In simple terms, exactly. Some where along the linear line from super thin to super thick lies each individuals ideal knife.

It's not quite easy, though... Where the curve on the side of the blade takes place(higher or lower), shape of curve, type of finish/cladding, amount of distal tape, where the distal starts, tip thickness/shape/height, shoulder thickness, spine thickness and much more. Each aspect has it's own impact on how the knife cuts/feels. The pursuit of the perfect knife is never ending, but man alive is it a fun journey :D


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 Post subject: Re: what does great grinds mean?
PostPosted: Thu Apr 17, 2014 6:48 am 

Joined: Sat Feb 22, 2014 7:33 pm
Posts: 105
"Great" info. It helps in understanding the reviews better. I always preferred the more descriptive terms like those regarding wedging, food release, etc in reviews. The general "great grind" I always interpreted as more of a personal opinion than knife quality. This helps put that in perspective.


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 Post subject: Re: what does great grinds mean?
PostPosted: Thu Apr 17, 2014 5:44 pm 
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A great grind is one that makes cutting close to effortless in a variety of foods. Thin doesn't always mean great! Great also means few to no high/lows/dips/ripples in either side of the blade where the blade was ground. Many Kurouchi knives have OK grinds where they have a lot of little ripples and blips. Takeda are an exception; the blade roads on the Takeda's are very flat and cleanly done. A great grind both looks good (consistent and clean grinds) and performs awesomely!

Some not so great grinds will have ripples in the blade road, uneven blade road grind (ie, the blade grind at the edge is thicker at the tip instead of thinner) or part of the blade road are ground differently, the edge profile is choppy, etc. These usually can be fixed by cleaning up the blade road, but many knives just have nicer/cleaner grinds OOTB than other knives do. Many Japanese knives are ground on large diameter stone wheels, so the bevels can be concaved a bit (hollow ground), so they aren't as flat as they look. Some makers flatten and clean up these bevels, others do less cleanup and the bead blasting kasumi finish covers this unevenness until someone put the blade road to a stone and finds there are several areas that the stone isn't touching along the blade. It takes a lot more time and cost to clean up a bevel, so the great grind knives are often the more expensive ones that have had more finish work done to the blade road.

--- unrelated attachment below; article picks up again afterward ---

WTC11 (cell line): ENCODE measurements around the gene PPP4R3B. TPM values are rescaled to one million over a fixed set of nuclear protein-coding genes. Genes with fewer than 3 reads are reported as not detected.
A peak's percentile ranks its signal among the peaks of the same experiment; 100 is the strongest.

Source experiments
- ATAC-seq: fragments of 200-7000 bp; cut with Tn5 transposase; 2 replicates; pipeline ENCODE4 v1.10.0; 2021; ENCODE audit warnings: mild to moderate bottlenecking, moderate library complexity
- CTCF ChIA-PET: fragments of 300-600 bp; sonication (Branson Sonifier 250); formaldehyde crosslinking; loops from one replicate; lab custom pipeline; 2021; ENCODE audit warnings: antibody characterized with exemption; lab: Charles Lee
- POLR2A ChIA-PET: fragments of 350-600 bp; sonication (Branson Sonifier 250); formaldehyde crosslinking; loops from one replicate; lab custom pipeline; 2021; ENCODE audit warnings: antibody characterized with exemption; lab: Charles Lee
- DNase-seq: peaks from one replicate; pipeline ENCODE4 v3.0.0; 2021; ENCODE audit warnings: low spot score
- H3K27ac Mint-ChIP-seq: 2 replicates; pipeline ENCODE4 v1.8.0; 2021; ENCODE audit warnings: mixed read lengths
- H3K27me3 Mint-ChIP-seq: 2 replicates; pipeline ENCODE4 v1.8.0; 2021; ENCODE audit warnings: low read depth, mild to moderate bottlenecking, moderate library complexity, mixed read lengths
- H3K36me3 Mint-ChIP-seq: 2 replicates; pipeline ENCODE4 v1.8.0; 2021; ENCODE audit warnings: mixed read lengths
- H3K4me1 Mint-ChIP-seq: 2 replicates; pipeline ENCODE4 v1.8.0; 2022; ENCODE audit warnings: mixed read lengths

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 Post subject: Re: what does great grinds mean?
PostPosted: Thu Apr 17, 2014 5:55 pm 

Joined: Sun Aug 26, 2012 5:24 am
Posts: 304
taz575 wrote:A great grind is one that makes cutting close to effortless in a variety of foods. Thin doesn't always mean great! Great also means few to no high/lows/dips/ripples in either side of the blade where the blade was ground. Many Kurouchi knives have OK grinds where they have a lot of little ripples and blips. Takeda are an exception; the blade roads on the Takeda's are very flat and cleanly done. A great grind both looks good (consistent and clean grinds) and performs awesomely!

Some not so great grinds will have ripples in the blade road, uneven blade road grind (ie, the blade grind at the edge is thicker at the tip instead of thinner) or part of the blade road are ground differently, the edge profile is choppy, etc. These usually can be fixed by cleaning up the blade road, but many knives just have nicer/cleaner grinds OOTB than other knives do. Many Japanese knives are ground on large diameter stone wheels, so the bevels can be concaved a bit (hollow ground), so they aren't as flat as they look. Some makers flatten and clean up these bevels, others do less cleanup and the bead blasting kasumi finish covers this unevenness until someone put the blade road to a stone and finds there are several areas that the stone isn't touching along the blade. It takes a lot more time and cost to clean up a bevel, so the great grind knives are often the more expensive ones that have had more finish work done to the blade road.


Well said Tim!